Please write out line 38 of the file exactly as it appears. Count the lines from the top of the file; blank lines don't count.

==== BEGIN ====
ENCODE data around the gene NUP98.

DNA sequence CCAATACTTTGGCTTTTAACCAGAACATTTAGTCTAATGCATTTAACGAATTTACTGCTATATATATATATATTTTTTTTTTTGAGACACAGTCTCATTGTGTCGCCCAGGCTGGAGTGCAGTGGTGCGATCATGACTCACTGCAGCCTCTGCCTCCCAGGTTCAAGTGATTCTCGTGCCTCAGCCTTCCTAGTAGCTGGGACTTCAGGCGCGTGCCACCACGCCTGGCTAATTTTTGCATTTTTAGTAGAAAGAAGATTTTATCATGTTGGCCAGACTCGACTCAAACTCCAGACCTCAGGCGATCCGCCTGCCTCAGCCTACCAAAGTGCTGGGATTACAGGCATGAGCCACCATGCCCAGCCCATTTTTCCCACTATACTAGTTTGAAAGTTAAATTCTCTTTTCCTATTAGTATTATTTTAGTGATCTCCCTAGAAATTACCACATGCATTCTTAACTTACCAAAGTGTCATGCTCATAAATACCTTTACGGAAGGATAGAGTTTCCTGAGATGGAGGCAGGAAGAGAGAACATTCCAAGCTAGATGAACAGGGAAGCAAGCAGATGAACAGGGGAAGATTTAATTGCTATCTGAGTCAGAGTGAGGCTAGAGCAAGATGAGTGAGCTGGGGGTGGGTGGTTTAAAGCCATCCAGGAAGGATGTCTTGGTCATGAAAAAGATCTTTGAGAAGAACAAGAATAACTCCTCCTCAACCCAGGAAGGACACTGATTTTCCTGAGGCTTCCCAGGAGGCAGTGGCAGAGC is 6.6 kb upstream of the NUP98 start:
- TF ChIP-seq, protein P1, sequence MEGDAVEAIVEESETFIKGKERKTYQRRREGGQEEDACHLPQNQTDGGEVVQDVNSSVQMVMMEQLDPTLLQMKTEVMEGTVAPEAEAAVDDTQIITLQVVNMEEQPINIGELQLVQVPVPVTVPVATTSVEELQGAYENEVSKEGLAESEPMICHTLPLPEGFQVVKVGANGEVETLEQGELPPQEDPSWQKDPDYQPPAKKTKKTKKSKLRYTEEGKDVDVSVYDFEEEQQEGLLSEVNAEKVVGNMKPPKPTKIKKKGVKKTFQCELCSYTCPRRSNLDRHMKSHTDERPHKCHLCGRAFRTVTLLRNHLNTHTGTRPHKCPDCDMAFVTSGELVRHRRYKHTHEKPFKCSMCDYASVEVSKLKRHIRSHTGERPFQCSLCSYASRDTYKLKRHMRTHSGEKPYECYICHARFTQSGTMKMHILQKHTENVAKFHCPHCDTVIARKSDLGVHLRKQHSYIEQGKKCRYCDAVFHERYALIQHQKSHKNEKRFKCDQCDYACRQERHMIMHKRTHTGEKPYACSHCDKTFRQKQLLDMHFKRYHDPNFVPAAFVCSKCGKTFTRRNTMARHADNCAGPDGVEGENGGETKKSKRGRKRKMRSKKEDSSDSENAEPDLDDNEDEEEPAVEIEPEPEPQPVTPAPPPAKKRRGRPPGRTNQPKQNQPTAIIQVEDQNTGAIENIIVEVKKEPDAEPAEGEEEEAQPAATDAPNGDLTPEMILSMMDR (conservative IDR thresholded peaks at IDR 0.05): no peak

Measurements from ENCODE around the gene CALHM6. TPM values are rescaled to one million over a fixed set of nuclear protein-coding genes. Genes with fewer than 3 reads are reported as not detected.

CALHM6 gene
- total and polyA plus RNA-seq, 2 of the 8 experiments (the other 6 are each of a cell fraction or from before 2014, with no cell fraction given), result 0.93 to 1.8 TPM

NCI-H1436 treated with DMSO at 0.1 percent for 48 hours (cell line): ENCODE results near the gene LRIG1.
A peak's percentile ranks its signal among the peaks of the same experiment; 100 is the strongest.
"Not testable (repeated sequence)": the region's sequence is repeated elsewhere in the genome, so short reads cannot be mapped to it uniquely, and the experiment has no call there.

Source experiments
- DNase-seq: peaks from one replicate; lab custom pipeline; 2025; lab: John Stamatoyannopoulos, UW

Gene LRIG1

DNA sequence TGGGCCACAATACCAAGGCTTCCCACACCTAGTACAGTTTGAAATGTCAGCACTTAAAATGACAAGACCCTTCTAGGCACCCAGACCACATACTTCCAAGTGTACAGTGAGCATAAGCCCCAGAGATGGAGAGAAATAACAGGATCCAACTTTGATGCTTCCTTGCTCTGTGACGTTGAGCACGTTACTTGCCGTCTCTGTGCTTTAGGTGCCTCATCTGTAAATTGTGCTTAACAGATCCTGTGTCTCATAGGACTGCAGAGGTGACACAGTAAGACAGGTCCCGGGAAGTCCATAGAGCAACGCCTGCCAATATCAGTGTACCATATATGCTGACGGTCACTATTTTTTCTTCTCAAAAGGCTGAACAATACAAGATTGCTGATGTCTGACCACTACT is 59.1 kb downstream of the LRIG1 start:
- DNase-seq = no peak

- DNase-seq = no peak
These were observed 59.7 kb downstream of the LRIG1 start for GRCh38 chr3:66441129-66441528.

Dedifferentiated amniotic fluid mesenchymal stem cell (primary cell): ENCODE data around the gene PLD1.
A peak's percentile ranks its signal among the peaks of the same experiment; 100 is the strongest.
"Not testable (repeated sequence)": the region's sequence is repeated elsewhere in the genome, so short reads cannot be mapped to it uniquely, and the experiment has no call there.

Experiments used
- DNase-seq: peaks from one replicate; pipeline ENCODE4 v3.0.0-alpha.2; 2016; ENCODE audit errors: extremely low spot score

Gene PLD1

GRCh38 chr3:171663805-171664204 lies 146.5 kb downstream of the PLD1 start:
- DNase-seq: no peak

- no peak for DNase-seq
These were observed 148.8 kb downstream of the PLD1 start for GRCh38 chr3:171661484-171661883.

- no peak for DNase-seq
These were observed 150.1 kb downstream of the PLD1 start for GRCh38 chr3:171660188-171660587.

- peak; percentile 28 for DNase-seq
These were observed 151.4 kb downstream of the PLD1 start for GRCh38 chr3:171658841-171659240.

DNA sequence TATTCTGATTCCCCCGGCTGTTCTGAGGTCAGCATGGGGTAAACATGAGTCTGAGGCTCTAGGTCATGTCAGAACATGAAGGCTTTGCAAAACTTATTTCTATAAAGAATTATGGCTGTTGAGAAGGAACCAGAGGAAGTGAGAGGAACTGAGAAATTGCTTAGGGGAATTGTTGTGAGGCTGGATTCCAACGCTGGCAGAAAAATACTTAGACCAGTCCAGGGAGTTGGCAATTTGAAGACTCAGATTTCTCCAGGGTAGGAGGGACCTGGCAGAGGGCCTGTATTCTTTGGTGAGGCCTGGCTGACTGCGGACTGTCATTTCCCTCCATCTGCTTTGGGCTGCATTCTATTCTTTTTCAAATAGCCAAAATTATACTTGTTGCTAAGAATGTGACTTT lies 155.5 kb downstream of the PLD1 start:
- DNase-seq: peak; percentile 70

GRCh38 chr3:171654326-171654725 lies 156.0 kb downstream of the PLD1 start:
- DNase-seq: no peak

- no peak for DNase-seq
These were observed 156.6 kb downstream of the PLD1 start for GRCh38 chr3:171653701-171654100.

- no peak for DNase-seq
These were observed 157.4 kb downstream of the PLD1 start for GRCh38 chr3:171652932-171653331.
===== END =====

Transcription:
These were observed 157.4 kb downstream of the PLD1 start for GRCh38 chr3:171652932-171653331.